In the beginning, kepeken was a transitive verb. It was also a preposition. It is not the only word that straddled both categories — at certain times "poka" could act as a preposition, though today it is definitively not able to do so — but it remains as of today the most contested.

    As a reminder, a preposition can introduce an indirect object to the predicate of a sentence:

    mi pali e tomo kepeken ilo.
    I build a house using tools.
    ona li moku sama soweli.
    They're eating like animals.

    Like the particle e, prepositions are followed by a noun phrase. A prepositional phrase can also be the head of a predicate:

    soweli li lon ma kasi.
    The mouse is in the field.
    jan lili li tawa tomo sona.
    The children go to school.

    The word kepeken, when at the head of a predicate, is variously treated as a transitive verb or as a preposition. In terms of surface features, the particle e is used by some and omitted by others:

    kulupu li kepeken ilo.
    kulupu li kepeken e ilo.
    The group used the tools.

    jan Lentan and jan Pije teach the latter style, and soweli Tesa and pu teach the former. ku gives official sanctions to both variants.

    Prepositions as content words[edit | edit source]

    One part of the differing interpretations is about what counts as being transitive: the verb or the predicate. Verbs are phrases consisting of content words, whereas predicates can be broader and include prepositions.

    (Sidenote: The term "predicate" gets described differently across different sources. While according to some descriptions, "predicate" could mean anything after the subject, or anything after "li", or anything after a preverb - all of which would include "e" phrases - this article uses it to refer to any phrase within the main clause in a verb position. For toki pona, this means any phrase immediately following "li" - or "mi" or "sina" or "o" - ignoring preverbs, and excludes any subsequent part of the sentence beginning with "e" or a prepositional phrase. A second "li" phrase would be a second, separate predicate.)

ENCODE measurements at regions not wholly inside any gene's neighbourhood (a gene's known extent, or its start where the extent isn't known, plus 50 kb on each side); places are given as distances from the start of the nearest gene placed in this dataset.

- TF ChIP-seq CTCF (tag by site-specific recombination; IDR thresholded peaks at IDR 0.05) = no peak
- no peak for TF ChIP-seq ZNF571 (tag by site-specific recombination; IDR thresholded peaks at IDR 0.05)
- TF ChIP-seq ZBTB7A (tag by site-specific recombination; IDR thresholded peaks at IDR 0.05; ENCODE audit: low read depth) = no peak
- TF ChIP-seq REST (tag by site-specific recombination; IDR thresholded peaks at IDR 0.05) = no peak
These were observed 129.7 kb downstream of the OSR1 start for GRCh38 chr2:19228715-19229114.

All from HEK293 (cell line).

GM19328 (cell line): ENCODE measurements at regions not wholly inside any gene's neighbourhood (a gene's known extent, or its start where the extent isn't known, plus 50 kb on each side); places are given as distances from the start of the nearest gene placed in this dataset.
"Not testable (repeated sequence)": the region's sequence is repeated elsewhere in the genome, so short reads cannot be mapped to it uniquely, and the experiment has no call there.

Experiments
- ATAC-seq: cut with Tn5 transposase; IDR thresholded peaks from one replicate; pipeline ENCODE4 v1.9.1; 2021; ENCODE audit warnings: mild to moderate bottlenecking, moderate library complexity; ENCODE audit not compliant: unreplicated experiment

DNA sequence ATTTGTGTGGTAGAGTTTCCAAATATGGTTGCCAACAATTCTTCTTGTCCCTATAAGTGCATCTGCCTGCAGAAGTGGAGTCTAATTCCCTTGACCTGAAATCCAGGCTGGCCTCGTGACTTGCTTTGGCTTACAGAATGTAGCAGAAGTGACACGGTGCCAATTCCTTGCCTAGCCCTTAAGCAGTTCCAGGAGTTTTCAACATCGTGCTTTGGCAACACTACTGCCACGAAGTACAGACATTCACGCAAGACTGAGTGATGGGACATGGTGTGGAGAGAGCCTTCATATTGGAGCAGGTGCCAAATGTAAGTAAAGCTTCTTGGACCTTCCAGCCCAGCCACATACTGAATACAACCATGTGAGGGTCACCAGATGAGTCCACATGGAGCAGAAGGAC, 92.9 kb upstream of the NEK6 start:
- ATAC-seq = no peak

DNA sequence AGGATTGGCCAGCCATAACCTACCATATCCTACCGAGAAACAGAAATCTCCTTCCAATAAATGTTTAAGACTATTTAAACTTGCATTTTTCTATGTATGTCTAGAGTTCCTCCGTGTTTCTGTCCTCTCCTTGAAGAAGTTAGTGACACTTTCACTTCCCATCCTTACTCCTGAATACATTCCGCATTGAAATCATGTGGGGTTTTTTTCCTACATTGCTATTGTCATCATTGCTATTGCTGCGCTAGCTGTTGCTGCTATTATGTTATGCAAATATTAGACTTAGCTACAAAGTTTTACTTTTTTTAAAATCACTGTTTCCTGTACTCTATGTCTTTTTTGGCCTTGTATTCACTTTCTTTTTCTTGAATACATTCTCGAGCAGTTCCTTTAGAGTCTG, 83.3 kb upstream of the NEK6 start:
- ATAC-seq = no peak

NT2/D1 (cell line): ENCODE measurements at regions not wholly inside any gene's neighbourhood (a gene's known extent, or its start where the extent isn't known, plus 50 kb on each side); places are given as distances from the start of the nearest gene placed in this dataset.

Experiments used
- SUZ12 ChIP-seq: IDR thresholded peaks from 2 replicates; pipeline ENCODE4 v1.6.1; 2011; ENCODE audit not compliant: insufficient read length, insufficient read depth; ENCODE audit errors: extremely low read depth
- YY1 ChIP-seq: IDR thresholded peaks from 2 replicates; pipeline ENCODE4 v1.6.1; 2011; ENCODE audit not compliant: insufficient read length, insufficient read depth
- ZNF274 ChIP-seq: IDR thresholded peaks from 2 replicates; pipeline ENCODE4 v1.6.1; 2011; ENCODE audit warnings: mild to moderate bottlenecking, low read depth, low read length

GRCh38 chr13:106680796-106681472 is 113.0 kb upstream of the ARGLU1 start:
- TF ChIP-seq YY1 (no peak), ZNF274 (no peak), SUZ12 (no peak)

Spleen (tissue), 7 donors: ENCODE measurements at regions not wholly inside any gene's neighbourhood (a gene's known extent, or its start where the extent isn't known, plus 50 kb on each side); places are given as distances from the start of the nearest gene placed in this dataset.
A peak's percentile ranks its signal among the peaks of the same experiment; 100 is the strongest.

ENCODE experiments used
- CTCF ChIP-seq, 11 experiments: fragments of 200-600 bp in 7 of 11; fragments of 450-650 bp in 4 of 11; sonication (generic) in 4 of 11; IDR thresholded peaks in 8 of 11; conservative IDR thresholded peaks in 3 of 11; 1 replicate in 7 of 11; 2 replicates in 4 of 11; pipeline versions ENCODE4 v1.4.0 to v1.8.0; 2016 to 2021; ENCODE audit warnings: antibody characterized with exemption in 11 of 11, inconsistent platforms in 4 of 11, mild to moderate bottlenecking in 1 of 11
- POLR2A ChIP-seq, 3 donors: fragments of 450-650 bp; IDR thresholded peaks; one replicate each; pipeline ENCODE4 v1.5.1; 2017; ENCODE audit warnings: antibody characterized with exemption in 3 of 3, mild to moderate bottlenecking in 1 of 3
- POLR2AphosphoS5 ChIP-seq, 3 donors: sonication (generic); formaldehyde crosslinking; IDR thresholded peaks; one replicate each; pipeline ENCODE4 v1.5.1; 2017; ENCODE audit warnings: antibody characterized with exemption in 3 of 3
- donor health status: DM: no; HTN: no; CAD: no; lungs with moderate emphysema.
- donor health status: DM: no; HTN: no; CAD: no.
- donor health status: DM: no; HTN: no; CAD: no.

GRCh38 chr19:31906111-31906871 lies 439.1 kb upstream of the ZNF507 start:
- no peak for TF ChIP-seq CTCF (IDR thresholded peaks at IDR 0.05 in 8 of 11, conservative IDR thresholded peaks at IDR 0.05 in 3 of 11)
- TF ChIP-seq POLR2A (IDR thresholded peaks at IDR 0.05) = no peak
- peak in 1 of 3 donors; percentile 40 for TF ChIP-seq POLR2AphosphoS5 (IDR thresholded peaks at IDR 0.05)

Preposition words as content words[edit | edit source]

    Any word that is used as a preposition may also be used as a content word. While prepositions have a more grammatical function, they carry with them semantic information, which informs what the word could mean as a non-preposition. pu is explicit only about two of the prepositions, noting tawa as an adjective meaning "moving", and sama as an adjective meaning "similar". It additionally uses lon in examples to mean "to be present". ku also notes: "Many people also use prepositions as nouns."

    As a consequence, all preposition words as content words might not be completely universal.

    Derived meanings from prepositions mostly seem to be widely understood, with only some exceptions for edge cases such as the topic of this article.

    Conclusion[edit | edit source]

    The meaning for kepeken as a transitive verb breaks down into:

    mi kepeken e ilo la ilo li kepeken.
    I apply usage to the tool so the tool is a usage.
    I turn the tool into a usage, so the tool is useful.
    I make the tool use, so the tool is using.

    Prepositional phrases as transitive predicates[edit | edit source]